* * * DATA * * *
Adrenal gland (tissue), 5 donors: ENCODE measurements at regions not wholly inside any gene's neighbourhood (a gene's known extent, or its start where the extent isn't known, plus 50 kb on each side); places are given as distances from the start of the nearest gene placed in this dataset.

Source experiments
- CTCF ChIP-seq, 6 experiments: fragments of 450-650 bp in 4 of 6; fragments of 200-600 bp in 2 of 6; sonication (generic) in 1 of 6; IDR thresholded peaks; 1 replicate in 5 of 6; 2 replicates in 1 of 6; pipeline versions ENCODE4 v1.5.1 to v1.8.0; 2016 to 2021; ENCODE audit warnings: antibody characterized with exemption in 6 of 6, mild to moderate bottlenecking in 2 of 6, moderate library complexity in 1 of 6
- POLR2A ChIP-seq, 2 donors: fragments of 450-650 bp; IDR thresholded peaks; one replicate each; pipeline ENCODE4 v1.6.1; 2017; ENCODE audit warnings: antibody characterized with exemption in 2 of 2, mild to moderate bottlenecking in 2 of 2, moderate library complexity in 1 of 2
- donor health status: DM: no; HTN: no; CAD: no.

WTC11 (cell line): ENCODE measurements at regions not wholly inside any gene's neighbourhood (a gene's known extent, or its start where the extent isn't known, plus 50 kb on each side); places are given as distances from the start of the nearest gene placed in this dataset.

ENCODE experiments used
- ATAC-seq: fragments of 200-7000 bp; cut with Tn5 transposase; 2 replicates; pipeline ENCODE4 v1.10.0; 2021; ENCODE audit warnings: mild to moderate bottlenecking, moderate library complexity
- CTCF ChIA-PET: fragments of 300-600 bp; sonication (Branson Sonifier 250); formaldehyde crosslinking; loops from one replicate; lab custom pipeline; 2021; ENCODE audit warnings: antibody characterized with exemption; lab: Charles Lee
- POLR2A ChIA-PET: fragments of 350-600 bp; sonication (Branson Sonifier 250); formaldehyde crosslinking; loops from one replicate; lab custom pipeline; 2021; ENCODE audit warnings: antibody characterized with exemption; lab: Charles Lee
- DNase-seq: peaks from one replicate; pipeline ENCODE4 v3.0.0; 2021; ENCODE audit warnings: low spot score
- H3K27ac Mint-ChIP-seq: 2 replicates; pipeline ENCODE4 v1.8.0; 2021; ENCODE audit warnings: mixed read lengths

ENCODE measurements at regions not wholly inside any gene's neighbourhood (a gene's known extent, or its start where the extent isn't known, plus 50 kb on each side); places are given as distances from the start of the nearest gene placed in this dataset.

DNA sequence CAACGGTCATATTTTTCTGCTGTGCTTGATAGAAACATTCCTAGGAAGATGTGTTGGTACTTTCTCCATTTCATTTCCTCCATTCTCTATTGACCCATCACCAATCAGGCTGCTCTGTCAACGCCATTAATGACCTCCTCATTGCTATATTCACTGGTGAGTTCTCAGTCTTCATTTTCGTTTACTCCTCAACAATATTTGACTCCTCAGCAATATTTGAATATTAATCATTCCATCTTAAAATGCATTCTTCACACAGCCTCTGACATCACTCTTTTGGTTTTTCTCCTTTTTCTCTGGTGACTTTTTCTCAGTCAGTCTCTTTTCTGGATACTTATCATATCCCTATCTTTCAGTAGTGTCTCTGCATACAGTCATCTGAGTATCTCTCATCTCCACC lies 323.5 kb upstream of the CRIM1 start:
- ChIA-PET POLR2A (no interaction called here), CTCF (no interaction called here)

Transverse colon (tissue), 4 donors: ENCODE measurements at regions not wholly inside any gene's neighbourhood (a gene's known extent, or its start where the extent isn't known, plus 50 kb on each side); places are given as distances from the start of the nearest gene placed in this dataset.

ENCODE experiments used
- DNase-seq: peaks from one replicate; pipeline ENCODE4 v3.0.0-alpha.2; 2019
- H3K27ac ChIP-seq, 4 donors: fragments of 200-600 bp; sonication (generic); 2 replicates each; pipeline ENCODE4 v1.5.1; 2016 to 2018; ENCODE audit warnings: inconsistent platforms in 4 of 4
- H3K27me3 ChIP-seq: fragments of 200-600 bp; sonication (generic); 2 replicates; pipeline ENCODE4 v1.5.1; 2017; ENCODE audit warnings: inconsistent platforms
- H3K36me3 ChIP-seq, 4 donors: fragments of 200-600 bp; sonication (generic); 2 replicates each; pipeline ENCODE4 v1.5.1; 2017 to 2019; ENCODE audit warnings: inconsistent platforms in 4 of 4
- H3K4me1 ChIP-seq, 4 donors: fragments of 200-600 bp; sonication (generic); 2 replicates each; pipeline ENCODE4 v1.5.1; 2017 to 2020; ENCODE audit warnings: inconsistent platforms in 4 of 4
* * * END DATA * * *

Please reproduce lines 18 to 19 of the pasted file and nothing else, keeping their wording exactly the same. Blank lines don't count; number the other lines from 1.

- DNase-seq: peaks from one replicate; pipeline ENCODE4 v3.0.0-alpha.2; 2019
- H3K27ac ChIP-seq, 4 donors: fragments of 200-600 bp; sonication (generic); 2 replicates each; pipeline ENCODE4 v1.5.1; 2016 to 2018; ENCODE audit warnings: inconsistent platforms in 4 of 4